ipa host-find <host> --all
ipa hostgroup-show <host group> --all
The admin user of FreeIPA is the equivalent to domain admins from AD.


The root user from the IPA server has access to the password hashes.
  • The password hash of a user is stored as base64 in the “userPasswordattribute. This hash might be SSHA512 (old versions of FreeIPA) or PBKDF2_SHA256.
  • The Nthash of the password store as base64 in “ipaNTHash” if system has integration with AD.
To crack these hashes:
• If freeIPA integrated with AD, ipaNTHash is easy to crack: You should decode base64 -> re-encoded it as ASCII hex -> John The Ripper or hashcat can help you to crack it fast
• If an old version of FreeIPA is used, so SSHA512 is used: You should decode base64 -> find SSHA512 hash -> John The Ripper or hashcat can help you to crack it
• If new version of FreeIPA is used, so PBKDF2_SHA256 is used: You should decode base64 -> find PBKDF2_SHA256 -> it’s length is 256 byte. John can work with 256 bits (32 byte) -> SHA-265 used as the pseudo-random function, block size is 32 byte -> you can use only first 256 bit of our PBKDF2_SHA256 hash -> John The Ripper or hashcat can help you to crack it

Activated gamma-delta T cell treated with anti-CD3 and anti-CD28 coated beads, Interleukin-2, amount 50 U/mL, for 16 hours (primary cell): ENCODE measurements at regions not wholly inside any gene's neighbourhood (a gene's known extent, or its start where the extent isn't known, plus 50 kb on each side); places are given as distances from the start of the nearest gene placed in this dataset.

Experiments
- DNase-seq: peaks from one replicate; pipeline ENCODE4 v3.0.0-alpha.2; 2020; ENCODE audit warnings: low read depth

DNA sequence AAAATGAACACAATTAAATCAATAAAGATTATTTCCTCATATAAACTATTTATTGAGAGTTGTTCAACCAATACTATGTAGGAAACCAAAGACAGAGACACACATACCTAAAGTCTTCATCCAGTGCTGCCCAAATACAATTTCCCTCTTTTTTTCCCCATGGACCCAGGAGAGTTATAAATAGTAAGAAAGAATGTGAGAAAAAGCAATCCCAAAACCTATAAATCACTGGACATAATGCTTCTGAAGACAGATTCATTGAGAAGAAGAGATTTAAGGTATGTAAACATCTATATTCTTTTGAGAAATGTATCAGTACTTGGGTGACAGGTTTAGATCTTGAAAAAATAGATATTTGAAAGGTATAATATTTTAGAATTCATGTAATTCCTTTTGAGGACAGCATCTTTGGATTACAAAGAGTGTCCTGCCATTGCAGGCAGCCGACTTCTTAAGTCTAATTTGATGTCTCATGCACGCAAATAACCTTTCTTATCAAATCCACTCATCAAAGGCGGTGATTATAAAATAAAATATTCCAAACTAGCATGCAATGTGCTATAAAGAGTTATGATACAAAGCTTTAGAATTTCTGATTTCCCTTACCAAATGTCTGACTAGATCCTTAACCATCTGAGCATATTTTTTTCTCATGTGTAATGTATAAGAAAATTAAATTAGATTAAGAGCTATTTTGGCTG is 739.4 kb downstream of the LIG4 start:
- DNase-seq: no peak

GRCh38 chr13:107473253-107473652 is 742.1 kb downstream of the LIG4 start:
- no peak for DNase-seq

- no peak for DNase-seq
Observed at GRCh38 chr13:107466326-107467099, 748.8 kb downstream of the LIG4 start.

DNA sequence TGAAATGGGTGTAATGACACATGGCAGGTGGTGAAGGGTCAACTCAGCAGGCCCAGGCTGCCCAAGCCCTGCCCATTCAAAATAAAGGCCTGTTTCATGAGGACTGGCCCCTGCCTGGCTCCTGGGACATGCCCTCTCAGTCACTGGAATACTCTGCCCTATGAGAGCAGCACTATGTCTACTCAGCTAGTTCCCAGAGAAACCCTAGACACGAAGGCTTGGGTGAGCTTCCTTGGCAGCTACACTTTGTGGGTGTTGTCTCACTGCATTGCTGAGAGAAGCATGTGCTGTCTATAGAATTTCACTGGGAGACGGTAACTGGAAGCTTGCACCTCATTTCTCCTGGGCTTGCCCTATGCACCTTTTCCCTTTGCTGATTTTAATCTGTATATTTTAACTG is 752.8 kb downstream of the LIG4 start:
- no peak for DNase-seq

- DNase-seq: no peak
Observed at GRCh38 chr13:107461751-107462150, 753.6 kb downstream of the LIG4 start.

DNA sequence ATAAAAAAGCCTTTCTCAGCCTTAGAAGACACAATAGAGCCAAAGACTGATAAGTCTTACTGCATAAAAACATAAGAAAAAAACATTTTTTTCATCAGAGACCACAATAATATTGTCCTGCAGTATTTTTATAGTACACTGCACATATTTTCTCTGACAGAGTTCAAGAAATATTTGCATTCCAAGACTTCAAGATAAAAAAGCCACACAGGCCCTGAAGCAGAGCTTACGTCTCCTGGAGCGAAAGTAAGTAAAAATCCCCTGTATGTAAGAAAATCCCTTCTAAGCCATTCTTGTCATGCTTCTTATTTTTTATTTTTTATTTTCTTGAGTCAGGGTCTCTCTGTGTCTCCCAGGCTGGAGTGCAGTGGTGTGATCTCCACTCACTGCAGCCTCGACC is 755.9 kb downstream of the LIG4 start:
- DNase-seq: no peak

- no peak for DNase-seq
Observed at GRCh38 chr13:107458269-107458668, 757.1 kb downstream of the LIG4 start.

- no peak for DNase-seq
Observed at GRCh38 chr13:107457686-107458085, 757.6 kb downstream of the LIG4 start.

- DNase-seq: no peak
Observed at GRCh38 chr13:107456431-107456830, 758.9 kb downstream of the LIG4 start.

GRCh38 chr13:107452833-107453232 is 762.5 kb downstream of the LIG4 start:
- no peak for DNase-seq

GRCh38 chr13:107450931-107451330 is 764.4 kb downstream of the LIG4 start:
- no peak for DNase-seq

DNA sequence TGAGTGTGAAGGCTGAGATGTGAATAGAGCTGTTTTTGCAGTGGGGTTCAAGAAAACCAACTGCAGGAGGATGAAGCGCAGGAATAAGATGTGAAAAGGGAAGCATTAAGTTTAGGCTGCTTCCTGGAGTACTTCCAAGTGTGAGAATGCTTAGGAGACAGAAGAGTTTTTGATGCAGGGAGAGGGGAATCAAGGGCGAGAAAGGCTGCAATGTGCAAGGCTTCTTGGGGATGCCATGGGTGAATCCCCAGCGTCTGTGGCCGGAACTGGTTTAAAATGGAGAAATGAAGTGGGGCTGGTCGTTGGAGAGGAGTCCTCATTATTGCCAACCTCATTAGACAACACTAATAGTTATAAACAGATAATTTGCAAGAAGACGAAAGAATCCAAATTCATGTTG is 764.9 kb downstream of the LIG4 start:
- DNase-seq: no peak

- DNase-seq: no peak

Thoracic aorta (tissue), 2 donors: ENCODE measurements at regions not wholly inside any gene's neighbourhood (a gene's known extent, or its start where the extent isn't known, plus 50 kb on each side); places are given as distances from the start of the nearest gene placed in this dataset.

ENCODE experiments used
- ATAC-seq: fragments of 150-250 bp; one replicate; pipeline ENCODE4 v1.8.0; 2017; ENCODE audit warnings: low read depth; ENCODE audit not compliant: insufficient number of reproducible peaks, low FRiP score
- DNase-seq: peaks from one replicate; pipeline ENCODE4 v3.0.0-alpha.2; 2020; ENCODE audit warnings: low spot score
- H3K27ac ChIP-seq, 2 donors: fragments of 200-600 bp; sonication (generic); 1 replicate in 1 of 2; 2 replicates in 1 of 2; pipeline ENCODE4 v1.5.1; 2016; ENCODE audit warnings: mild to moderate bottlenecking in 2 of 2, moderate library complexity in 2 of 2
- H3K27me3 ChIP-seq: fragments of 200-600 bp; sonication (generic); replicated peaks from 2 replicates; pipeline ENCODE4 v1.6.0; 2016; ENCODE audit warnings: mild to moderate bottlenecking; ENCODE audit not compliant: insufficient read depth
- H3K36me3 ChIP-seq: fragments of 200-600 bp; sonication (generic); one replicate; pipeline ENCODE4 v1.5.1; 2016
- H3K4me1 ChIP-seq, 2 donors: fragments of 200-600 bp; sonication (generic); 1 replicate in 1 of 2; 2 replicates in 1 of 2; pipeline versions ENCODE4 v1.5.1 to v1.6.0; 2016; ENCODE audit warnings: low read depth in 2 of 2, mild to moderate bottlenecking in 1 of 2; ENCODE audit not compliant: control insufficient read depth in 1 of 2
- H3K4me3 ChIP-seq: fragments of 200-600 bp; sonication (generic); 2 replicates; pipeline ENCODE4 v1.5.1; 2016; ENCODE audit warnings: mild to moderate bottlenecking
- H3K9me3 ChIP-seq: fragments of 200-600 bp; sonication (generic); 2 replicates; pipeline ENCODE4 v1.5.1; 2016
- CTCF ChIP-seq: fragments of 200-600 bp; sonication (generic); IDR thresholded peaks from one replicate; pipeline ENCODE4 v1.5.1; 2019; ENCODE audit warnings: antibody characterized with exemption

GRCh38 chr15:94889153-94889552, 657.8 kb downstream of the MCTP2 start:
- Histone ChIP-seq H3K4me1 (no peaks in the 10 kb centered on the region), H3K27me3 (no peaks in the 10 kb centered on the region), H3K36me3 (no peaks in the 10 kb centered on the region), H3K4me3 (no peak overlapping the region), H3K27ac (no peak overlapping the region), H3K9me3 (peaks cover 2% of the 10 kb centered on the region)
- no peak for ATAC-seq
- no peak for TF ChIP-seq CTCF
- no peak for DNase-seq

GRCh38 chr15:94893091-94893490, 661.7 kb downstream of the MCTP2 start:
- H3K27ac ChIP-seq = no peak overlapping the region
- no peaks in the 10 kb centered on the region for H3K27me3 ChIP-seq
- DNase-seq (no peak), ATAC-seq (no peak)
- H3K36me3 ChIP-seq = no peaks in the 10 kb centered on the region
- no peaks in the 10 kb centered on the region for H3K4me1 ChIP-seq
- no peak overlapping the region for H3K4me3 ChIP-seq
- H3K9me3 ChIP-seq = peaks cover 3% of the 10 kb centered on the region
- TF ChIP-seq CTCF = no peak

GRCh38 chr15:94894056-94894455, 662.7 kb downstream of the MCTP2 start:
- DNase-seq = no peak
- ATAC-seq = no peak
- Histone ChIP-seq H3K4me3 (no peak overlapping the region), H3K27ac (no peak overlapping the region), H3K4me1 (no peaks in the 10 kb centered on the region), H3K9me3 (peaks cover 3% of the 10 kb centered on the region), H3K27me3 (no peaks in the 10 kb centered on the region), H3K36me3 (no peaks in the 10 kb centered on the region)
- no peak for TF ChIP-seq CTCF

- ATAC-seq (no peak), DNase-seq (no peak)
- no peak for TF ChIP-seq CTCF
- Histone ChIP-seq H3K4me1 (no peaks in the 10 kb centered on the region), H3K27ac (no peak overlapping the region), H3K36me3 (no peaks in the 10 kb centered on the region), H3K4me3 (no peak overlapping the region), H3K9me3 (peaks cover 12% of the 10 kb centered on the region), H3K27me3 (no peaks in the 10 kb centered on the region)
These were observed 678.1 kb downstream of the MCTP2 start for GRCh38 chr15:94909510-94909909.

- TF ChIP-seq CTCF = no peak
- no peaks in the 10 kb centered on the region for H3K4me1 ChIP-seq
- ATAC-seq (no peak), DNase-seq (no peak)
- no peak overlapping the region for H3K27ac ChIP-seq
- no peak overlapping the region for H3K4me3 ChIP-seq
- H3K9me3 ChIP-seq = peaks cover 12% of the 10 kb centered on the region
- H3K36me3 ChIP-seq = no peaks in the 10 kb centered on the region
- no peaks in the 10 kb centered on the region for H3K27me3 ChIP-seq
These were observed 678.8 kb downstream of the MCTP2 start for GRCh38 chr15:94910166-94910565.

To extract the hashes you need to be root in the FreeIPA server, there you can use the tool dbscan to extract them:


There are the rules that grant specific permissions to users or hosts over resources (hosts, services, service groups...)
# Enumerate using ldap
ldapsearch -Y gssapi -b "cn=hbac,dc=domain_name,dc=local"
# Using ipa
ipa hbacrule-find
# Show info of rule
ipa hbacrule-show <hbacrule> --all


FreeIPA provides the ability to manage sudo permissions from one centralized source through sudo-rules. These rulesets can be used to restrict or delegate the ability to execute commands as sudo on hosts enrolled in the domain. As an attacker we can enumerate which hosts and users these rulesets are applied too, and which commands are allowed through the ruleset.
# Enumerate using ldap
ldapsearch -Y gssapi -b "cn=sudorules,cn=sudo,dc=domain_name,dc=local"
# Using ipa
ipa sudorule-find
# Show info of rule
ipa sudorule-show <sudorule> --all